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The Food Almanac: Monday, December 31, 2012
Today on The Daily Meal
Recipe of the day
The Sixth Day of Christmas
We are warned of the gifting by good friends of six geese a-laying, a six-pack of Dixie, a hammered aluminum nutcracker, little silver bells, or (according to our own lyrics for the song) six char-broiled oysters. We like the oysters as the appetizer tonight, and are interested in those geese for a big feast tomorrow. But the eggs? Geese don't lay eggs this time of year, no matter what the song says. However, here's a place where you can buy them when the big birds get on with it in springtime. Two goose eggs from free-range heritage geese,$58.
Tonight is International Champagne Night. Of course. Champagne is a wine that started out disadvantaged. It comes from the northernmost of the major wine-growing areas of France, where the soil is chalky and infertile. The grapes make acidic wines, distinctly inferior to those of Bordeaux, Burgundy, and Alsace.
But the winemakers happened upon a trick. Somewhere in somebody's cave, some bottles bearing wine of dubious purity underwent a second fermentation. That not only created the bubbles that are the hallmark of Champagne, but also softened up the acidity enough to make the effervescent wine delicious. The rest is history.
Champagne is now probably the most profitable winemaking district in the world on a per-acre basis. By international agreement, the name "Champagne" refers only to the wines from that region.
Perhaps the greatest miracle of Champagne is that it goes with almost every food, even hard-to-match stuff like Chinese and Mexican cookery.
Deft Dining Rule #98:
The most expensive bottle of Champagne you have in your possession must be uncorked tonight and poured into at most six crystal glasses. They will make the loveliest sound when they touch at midnight.
The Old Kitchen Sage Sez:
Don't point that Champagne bottle at me until you've pulled the cork out!
brut, [rhymes with "foot"], French, adj.--A category of Champagne that is without detectable sweetness. The root of the word connotes sharpness or even roughness, and in other usages implies manliness. It's used in Champagne because the more commonly-used word for lack of sweetness--dry--actually is applied to sweet Champagnes. Even "extra dry" Champagne is rather sweet. As they would be expected to do, the makers of Champagne now distinguish among degrees of brutness. The brutest of all is "brut zero" or "brut nature," which means that no sweet grape juice at all has been added to the wine. These are uncommon; almost all Champagnes, even those marked simply "brut," get a little bit of sweetening before the cork goes in. The trend in Champagne taste has been towards less and less sweetness; a hundred years ago, the sweet versions were preferred. But this is a brut time we're living in.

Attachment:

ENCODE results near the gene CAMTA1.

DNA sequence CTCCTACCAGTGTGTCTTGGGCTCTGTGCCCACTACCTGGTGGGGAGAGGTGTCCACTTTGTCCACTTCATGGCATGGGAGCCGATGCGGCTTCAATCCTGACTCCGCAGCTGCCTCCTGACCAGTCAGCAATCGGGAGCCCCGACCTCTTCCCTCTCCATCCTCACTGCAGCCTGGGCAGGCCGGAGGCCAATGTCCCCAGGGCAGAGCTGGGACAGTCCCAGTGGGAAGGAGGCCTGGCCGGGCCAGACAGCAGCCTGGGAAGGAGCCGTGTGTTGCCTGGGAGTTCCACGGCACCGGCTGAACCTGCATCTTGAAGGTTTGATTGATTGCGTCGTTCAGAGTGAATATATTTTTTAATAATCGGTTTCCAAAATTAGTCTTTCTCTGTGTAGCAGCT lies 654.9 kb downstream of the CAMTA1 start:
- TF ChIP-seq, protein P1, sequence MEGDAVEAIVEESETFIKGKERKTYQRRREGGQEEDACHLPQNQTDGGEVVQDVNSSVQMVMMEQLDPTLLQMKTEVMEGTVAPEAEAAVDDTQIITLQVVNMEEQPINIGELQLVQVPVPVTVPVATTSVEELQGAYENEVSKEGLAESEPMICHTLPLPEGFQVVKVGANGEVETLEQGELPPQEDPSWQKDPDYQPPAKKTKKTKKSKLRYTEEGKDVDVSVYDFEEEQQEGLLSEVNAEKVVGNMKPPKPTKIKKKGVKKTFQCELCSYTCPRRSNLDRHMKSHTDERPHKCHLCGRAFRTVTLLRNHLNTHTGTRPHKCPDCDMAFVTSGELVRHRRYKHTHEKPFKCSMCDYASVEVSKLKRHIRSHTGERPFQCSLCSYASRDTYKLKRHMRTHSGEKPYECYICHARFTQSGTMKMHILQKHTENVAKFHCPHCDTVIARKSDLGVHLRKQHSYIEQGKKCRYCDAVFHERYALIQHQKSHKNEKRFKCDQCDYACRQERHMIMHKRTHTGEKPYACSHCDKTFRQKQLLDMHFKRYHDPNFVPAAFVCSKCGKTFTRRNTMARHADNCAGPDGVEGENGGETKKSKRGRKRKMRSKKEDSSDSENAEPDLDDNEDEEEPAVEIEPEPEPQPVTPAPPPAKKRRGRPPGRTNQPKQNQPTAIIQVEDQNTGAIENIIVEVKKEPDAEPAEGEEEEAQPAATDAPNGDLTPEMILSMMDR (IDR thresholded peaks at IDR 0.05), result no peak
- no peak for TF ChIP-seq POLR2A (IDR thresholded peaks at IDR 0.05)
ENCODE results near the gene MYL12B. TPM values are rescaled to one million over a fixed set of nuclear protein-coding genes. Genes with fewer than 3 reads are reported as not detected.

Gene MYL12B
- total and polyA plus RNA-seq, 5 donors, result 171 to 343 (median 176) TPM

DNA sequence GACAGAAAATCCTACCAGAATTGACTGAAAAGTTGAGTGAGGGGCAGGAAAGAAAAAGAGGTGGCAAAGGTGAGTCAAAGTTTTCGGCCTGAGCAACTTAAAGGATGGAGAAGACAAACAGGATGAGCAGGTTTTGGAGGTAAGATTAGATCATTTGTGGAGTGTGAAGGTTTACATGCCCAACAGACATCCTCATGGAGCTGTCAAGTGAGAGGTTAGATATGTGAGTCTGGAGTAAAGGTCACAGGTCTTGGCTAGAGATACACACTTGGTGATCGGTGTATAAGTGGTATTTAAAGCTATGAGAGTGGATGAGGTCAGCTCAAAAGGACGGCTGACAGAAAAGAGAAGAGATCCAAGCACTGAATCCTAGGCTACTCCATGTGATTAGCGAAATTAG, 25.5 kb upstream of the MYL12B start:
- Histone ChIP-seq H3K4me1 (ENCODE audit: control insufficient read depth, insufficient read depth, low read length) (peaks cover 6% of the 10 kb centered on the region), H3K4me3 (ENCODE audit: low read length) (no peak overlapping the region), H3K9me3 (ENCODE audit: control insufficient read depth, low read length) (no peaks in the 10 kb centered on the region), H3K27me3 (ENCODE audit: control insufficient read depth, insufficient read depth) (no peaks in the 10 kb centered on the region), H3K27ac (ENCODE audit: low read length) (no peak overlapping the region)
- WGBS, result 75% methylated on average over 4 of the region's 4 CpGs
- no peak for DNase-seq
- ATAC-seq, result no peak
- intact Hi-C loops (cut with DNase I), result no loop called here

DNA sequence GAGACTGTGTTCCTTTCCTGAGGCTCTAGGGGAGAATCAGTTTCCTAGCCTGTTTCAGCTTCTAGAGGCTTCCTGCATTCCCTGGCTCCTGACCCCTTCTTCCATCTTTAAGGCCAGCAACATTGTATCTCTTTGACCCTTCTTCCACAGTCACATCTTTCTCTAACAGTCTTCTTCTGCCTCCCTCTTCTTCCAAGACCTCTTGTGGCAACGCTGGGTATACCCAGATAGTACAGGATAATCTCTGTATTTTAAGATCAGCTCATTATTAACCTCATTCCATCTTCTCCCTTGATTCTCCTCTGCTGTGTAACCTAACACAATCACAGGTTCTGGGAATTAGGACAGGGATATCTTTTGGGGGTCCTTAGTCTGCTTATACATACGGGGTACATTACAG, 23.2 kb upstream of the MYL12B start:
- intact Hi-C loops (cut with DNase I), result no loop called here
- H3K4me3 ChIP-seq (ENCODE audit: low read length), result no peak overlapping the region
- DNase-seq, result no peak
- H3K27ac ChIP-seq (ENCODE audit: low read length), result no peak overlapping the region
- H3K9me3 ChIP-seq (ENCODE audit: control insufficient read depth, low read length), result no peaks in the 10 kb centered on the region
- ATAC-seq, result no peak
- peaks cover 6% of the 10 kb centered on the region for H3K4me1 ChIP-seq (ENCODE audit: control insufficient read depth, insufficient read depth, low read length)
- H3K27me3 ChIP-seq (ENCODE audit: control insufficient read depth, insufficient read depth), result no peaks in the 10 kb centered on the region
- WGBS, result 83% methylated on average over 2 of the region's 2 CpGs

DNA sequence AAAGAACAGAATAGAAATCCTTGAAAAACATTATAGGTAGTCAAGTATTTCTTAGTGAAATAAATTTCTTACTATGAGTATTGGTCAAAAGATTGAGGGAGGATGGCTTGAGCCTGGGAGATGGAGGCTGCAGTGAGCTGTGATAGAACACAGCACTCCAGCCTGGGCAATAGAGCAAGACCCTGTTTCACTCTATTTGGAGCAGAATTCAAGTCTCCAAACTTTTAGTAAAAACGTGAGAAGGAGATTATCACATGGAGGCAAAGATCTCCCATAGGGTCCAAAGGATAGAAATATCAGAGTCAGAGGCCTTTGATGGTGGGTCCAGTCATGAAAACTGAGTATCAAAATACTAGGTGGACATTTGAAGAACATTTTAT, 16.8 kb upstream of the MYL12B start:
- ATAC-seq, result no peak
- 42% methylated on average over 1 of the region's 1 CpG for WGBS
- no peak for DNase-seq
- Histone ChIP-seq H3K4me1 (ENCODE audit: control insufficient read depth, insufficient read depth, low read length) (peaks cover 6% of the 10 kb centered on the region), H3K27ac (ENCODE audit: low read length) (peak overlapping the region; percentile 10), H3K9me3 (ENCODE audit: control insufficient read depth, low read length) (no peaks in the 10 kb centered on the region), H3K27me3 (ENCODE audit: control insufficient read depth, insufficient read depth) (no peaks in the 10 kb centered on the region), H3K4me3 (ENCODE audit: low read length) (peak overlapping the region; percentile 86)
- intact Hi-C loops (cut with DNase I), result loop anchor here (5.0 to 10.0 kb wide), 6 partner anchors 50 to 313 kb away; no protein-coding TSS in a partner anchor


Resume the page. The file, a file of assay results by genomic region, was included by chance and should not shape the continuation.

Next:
Champagne is the name of an old time point on the former Southern Pacific main rail line just east of Ontario, a suburb of Los Angeles. A hundred years ago it was just another flat spot in the mountainous desert through which the Sunset Limited and other trains from New Orleans passed en route to Los Angeles and San Francisco. Now it's surrounded by Ontario International Airport and an enormous array of shipping facilities. Within couple of miles are at least fifty fast-food places, but no restaurants where you can expect to pop open a bottle of the namesake bubbly wine. Not even on New Year's Eve.
Food Through History
Tonight in 1999, paranoia reigned as all the computers in the world turned over their dates to 2000. Chefs throughout America got ready to shut down ovens should they drop uncontrollably from 400 degrees to 004 degrees, and freezers if they should do the opposite. Nothing untoward happened. Rumors spread, however, that a speck of spinach appeared in the Rockefeller sauce at Antoine's, somebody at Commander's received 300 shrimp remoulade instead of the customary three, and a bottle of Salon Champagne 1978 showed up on the restaurant's computer-generated check as nine cents instead of $900. The absence of computer geeks in restaurants (they were all at their machines, ready to stem a disaster) had no noticeable effect on restaurants at all.
Drinking Through History
Today in 1938, the first device able to detect intoxication was implemented in Indianapolis. Called the drunkometer, its targets were drivers, as you might imagine. But think about it: it was not six years after the repeal of prohibition, and already DWI was becoming a problem. The thing was invented by Dr. Rolla N. Harger.
Food And Medicine
Today is the birthday, in 1816, of Sir William Withey Gull, a British doctor who first gave a name to the condition wherein a patient develops an aversion to eating. He called it anorexia nervosa. May it never affect anyone you like to dine with.
Food On Stage
A musical play called Bubbling Brown Sugar closed on Broadway today in 1977 after over 700 performances. If they ever produce it here in New Orleans, they ought to rename it Praline.
Music To Drink Egg Nog By
This is the birthday, in 1905, of the composer Jule Styne. Among the hundreds of entries in the Great American Songbook that he wrote is the Yuletide classic, "Let It Snow, Let It Snow, Let It Snow."
Yankee pitcher Catfish Hunter signed a contract today in 1974 for $3.75 million. . . Actor and bohemian Taylor Mead was born today in 1924. He played the title role in Andy Warhol's Tarzan movie.
Words To Eat By
Ring out the old, ring in the new,
Ring happy bells across the snow;
The year is going, let him go.
--Alfred, Lord Tennyson.
Words To Drink By
"Burgundy makes you think of silly things, Bordeaux makes you talk of them, and Champagne makes you do them."--Jean-Anthelme Brillat-Savarin.
"Too much of anything is bad, but too much Champagne is just right."--Mark Twain.
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